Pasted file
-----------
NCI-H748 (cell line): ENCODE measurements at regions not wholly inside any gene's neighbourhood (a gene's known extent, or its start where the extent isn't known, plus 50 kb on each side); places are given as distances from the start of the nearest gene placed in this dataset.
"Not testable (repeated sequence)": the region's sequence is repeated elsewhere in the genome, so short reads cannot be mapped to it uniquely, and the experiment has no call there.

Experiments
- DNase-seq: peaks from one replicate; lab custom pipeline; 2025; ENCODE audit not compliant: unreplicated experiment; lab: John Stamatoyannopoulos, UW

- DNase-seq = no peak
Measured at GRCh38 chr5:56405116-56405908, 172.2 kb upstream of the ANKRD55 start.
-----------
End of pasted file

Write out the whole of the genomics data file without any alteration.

NCI-H748 (cell line): ENCODE measurements at regions not wholly inside any gene's neighbourhood (a gene's known extent, or its start where the extent isn't known, plus 50 kb on each side); places are given as distances from the start of the nearest gene placed in this dataset.
"Not testable (repeated sequence)": the region's sequence is repeated elsewhere in the genome, so short reads cannot be mapped to it uniquely, and the experiment has no call there.

Experiments
- DNase-seq: peaks from one replicate; lab custom pipeline; 2025; ENCODE audit not compliant: unreplicated experiment; lab: John Stamatoyannopoulos, UW

- DNase-seq = no peak
Measured at GRCh38 chr5:56405116-56405908, 172.2 kb upstream of the ANKRD55 start.